In the spirit of this entire project, I am excited to share my network with you and to build it further with your help. I am looking for those peers, mentors, and providers of opportunity who share my enthusiasm and a desire shape the future of business education.

Will you be one of them?


Tools and Tips for Solopreneurs Managing Global Teams


I am what you might call a solopreneur, which Urban Dictionary defines as “an entrepreneur who works alone, ‘solo,’ running their business single-handedly. They might have contractors for hire, yet have full responsibility for the running of their business.” This describes No-Pay MBA to a tee. While I am in some ways a one-woman show, I have managed to assemble a team of consultants who are helping me get to launch day of what I’m calling No-Pay MBA 2.0.

One of the most exciting things about the No-Pay MBA project is its global nature. Almost every country in the world is represented among my readers. Likewise, those who have pre-registered for No-Pay MBAs come from every place imaginable - from Durban to Dallas, Mexico City to Mumbai.

My team is similarly global. Andrea is an American living in Rome, and she’s helping with social media and communications. Adam, a British guy living in Mexico, is on web development. If you take a look at some of his work, I think you’ll see why I’m so excited about what he’s doing to help me build the profile section of the new and improved No-Pay MBA website. Greg in Australia is helping with front-end layout and design; and Kevin Meldau, who is South African and living in Florida, is working on graphic design. He’s just created a new logo that I’m really excited about, and you can see other samples of his work here.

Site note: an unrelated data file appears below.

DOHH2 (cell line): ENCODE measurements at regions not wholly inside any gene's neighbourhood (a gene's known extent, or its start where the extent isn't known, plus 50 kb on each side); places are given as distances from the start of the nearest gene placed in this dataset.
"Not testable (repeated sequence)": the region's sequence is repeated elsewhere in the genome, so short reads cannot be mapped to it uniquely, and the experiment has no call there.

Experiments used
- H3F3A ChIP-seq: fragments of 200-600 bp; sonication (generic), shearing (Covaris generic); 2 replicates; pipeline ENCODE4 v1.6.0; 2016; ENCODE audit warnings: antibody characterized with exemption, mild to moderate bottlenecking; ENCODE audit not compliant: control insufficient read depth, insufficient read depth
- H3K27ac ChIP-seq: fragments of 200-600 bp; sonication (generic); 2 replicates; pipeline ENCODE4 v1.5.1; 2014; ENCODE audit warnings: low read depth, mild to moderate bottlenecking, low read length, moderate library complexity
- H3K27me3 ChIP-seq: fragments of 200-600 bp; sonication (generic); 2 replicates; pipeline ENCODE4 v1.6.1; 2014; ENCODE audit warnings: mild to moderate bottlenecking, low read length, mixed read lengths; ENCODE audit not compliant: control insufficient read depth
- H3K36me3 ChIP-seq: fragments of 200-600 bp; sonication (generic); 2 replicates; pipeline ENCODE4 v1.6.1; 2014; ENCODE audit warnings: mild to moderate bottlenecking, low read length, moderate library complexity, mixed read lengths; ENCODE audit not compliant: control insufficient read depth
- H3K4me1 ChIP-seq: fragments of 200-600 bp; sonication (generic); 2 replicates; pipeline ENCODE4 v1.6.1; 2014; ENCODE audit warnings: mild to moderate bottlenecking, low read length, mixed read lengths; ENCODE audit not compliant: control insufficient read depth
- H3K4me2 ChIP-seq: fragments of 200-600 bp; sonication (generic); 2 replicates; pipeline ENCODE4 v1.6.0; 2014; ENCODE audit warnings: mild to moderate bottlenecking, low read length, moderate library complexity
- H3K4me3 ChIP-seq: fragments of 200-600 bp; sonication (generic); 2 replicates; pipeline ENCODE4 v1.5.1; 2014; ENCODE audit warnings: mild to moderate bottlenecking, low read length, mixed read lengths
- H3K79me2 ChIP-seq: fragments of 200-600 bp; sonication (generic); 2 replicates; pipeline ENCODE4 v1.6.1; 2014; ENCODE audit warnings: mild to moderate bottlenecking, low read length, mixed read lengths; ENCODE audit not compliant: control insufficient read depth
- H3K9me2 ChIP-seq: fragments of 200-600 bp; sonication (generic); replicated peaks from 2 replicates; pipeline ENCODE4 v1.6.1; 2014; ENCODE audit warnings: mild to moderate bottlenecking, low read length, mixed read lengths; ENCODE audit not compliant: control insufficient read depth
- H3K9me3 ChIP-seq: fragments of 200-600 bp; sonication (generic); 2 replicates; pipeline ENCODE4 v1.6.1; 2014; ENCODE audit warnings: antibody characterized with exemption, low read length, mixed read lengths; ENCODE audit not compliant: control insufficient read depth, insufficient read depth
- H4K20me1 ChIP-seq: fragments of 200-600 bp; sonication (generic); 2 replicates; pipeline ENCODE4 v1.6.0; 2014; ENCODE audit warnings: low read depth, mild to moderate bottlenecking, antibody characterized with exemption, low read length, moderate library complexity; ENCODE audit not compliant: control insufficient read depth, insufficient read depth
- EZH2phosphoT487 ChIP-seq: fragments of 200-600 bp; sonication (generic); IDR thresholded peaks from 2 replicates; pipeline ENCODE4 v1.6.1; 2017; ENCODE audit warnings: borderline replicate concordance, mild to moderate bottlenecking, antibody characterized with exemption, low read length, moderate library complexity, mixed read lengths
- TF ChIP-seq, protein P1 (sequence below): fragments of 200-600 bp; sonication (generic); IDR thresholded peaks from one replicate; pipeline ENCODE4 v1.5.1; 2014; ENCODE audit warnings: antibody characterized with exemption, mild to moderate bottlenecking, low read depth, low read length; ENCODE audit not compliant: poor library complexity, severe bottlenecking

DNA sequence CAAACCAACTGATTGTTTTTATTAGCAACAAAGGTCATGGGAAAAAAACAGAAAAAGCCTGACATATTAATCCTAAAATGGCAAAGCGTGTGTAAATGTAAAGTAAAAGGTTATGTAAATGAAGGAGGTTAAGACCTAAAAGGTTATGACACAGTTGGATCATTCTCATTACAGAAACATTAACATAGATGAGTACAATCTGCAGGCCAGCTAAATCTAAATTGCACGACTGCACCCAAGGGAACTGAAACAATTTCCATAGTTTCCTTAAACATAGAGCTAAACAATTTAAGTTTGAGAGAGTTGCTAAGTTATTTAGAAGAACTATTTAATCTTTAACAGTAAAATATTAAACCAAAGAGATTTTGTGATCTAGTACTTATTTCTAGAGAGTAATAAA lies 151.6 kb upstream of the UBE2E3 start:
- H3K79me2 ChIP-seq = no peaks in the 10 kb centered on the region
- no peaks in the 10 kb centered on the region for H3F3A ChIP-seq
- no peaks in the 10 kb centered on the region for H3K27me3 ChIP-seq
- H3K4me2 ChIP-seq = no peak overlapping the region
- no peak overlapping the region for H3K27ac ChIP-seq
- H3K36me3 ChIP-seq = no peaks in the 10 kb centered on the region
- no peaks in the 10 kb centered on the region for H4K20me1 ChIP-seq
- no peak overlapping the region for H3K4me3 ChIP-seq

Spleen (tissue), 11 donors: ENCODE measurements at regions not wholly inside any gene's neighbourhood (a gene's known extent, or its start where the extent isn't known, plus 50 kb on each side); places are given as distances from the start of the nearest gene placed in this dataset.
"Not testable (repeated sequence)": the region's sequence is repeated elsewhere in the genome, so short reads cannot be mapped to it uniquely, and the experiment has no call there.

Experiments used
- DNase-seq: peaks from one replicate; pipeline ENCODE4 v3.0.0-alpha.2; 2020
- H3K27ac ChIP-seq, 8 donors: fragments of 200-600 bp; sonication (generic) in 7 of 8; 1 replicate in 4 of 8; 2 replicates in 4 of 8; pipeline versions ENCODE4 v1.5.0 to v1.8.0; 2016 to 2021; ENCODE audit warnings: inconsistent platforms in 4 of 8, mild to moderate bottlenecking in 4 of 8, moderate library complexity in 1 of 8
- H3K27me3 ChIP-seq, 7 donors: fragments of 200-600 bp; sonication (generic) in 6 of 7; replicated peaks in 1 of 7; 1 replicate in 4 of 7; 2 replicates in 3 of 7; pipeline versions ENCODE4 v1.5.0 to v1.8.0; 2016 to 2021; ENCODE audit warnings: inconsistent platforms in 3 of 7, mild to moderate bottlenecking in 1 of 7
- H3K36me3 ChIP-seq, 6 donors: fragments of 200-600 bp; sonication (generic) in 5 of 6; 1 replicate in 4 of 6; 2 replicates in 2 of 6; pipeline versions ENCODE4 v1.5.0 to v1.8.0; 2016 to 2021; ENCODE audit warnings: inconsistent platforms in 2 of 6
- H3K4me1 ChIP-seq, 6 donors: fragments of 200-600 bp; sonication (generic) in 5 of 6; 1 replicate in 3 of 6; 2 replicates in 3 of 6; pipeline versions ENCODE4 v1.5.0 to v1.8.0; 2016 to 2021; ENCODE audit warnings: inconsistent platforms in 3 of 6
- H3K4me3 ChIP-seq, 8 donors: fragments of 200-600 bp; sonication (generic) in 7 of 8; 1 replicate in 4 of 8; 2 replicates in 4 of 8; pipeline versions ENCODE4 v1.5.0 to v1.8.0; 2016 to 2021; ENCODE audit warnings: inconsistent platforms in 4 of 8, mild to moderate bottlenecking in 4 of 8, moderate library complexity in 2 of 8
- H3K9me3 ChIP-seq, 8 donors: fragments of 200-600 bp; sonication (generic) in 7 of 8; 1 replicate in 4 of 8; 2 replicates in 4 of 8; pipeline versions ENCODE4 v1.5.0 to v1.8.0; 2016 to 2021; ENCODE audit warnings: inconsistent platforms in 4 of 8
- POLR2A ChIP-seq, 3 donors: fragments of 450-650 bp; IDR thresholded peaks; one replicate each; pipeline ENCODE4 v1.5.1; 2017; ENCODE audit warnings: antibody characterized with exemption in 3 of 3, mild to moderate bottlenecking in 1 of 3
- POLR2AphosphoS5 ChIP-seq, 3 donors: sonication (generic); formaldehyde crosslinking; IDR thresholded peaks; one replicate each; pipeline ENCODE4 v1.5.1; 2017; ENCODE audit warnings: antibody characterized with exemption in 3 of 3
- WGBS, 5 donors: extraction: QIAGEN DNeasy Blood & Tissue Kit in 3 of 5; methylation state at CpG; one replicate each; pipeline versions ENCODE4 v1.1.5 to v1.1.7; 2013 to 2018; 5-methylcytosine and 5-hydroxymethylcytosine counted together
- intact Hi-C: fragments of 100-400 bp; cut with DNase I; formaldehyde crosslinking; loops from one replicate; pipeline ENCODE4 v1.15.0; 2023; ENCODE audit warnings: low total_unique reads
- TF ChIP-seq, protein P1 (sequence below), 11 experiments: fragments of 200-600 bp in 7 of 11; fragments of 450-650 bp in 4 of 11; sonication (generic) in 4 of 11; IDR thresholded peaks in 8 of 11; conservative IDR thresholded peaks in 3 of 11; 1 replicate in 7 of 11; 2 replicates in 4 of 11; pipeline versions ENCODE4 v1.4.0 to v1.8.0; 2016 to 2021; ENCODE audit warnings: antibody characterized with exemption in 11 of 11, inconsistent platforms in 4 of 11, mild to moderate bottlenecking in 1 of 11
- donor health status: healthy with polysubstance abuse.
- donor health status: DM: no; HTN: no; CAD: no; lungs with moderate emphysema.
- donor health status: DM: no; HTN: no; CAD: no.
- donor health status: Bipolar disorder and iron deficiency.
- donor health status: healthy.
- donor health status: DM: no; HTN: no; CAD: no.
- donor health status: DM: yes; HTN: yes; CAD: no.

If you count both our places of birth and the countries in which we currently reside, this team of five represents seven countries. Only two of us are in the same time zone.

I’m studying management in my MOOC coursework, but working with this team to launch this business has also been a great experience in project management. I tend to enjoy the challenge of pulling together a great product on a tight deadline. Working with a geographically dispersed team has added a level of complexity to this endeavor that has forced me to up my game.


Below are some of the tools I’ve found helpful and some tips for managing a working relationship even when you’re miles apart.



Tools and tips for managing a global team

You are probably very familiar with the big dogs of remote teamwork - Google Drive and Dropbox for sharing documents, Skype and Hangout for communication.

But here are a few other free tools you may not be aware of.


Tools for working across time zones

World Time Buddy

World Time Buddy is a handy reference for scheduling when you’re in separate time zones. The free version allows you to compare three time zones.

World Time Buddy for scheduling